Climate data has been recorded at the D1 and C1 stations on Niwot Ridge since the early 1950s (Williams et al., 1996b). D1 is located in alpine tundra at an elevation of 3700 m, 2.6 km from the Continental Divide. The C1 climate station is located in a subalpine forest at an elevation of 3005 m, 9.7 km east of the Continental Divide. Climate data for GG is represented by the Gross Reservoir station at an elevation of 2309 m, and compiled from the Western Regional Climate Center (Western Regional Climate Center, 2009). For BET, we used the climate data compiled from the National Center for Atmospheric Research (NCAR) climate station (1670 m), which has continuous measurements since 1893. For all climate station sites, we report the 2009 annual precipitation and mean annual temperatures and compare 2009 to the 10-yr average from 1998 to 2008. As participants in the NADP program (National Atmospheric Deposition Program, 2009), we also partition precipitation into either snow or rain.
Within the headwater catchments stream samples were collected weekly during the ice-free season from about 1 May to October in GLV and CC, while at GG and BET samples were collected weekly from April to July 2009 and biweekly during the later summer and fall (August–October 2009). From May to October 2009, samples from Middle Boulder Creek were collected every 2 wk and every week at ORO. Additional samples were taken at ORO throughout the rest of the year on a biweekly basis. Sample collection followed the protocol discussed in Williams et al. (2009). Briefly, samples were collected in cleaned and stream-rinsed high-density polyethylene bottles and were then transported to the Kiowa Environmental Chemistry Laboratory within a few hours of collection, where subsamples were immediately filtered through precombusted glass fiber filters with a nominal pore size of 0.7 μm and stored in the dark at 4°C before analyses. Samples for DOC and DOM characterization were collected in precombusted amber glass bottles with Teflon-lined caps, after filtering through precombusted glass-fiber filters.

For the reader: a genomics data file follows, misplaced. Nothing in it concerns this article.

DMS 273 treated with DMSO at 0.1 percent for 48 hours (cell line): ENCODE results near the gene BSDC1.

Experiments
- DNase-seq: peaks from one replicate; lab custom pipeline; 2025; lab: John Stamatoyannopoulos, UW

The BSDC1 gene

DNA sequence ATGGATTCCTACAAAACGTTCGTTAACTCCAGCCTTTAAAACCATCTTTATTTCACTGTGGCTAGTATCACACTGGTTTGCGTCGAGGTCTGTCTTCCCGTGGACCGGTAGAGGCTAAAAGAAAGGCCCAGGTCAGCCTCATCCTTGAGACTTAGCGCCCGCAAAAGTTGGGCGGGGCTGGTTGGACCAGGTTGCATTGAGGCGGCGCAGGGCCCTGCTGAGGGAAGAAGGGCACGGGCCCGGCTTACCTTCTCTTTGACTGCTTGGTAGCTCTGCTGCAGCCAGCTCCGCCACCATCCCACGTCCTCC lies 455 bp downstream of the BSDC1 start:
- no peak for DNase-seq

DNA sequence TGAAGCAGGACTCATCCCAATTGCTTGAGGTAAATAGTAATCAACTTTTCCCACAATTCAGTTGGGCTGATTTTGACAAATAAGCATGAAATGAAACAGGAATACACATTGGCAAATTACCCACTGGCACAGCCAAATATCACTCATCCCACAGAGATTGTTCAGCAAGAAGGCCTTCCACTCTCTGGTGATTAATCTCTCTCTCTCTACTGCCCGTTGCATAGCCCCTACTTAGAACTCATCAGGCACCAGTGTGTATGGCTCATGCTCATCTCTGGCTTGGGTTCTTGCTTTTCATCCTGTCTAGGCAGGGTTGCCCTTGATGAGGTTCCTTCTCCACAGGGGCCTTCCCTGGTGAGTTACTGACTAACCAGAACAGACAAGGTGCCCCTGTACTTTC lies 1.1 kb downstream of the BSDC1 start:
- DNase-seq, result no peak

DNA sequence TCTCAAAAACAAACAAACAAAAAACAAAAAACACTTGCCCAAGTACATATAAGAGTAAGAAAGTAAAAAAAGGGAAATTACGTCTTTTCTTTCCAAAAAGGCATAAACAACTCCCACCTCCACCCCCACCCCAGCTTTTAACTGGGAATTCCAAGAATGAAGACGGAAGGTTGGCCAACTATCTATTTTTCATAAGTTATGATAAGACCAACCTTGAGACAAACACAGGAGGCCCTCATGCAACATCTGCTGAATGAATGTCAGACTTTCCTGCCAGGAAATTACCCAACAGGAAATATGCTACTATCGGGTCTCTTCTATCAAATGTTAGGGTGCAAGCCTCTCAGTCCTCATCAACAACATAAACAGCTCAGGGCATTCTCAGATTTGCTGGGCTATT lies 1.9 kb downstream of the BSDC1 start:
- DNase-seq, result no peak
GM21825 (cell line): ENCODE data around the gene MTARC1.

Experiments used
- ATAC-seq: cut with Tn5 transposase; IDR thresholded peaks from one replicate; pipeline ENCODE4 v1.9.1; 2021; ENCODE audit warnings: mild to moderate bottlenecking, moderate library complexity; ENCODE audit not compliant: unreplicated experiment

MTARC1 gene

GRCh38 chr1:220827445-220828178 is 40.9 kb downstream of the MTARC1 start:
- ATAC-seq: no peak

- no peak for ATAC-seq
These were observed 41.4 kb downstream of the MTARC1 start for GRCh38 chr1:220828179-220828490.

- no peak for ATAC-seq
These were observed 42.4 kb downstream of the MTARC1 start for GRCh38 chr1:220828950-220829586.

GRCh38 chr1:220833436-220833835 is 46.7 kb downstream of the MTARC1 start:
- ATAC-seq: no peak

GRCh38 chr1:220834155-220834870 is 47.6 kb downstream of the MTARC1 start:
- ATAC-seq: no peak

Discharge and Yield Calculations
Water level was measured with a pressure transducer and converted to volumetric discharges by empirical rating curves for all the headwater sites as well as at five main stem sites (NAV, ALB, WF, NED, and ORO). Yields of chemical species were estimated as the product of measured concentrations and the accumulated water discharge for weekly intervals centered on the day of sampling. Seasonal volume-weighted mean (VWM) concentrations for individual species were calculated as seasonal mass flux divided by seasonal discharge, following the approach of Hood et al. (2003b). In this study, seasonal refers to the period between 1 May and 31 October, although it is important to note that in some of the alpine sites, the stream was ice-covered for a portion of this season.
Soil samples were collected during the growing season in early August 2009 following the approach of Hood et al. (2003b) at the same elevation as the stream sample sites, all within 20 m of the stream, and each site was chosen to represent terrestrial areas that would likely contribute soil water to stream discharge following the variable source area dynamics of Creed and Band (1998). Soil samples were collected as five sets of three replicates for each location. Each set consisted of three soil cores composited in a new polyethylene bag collected using a 20-cm soil corer. The first 20 cm of soil was collected, as this is where the majority of microbial processes and C and N pools occur. Before collecting the soils, the O horizon was removed so that the samples consisted only of the A horizon and underlying horizons when the A horizon was less than 20 cm in thickness. Soils were processed within 12 h for KCl-extractable nitrate and ammonium, microbial biomass N, and total C and N, following the protocol in Hood et al. (2003b).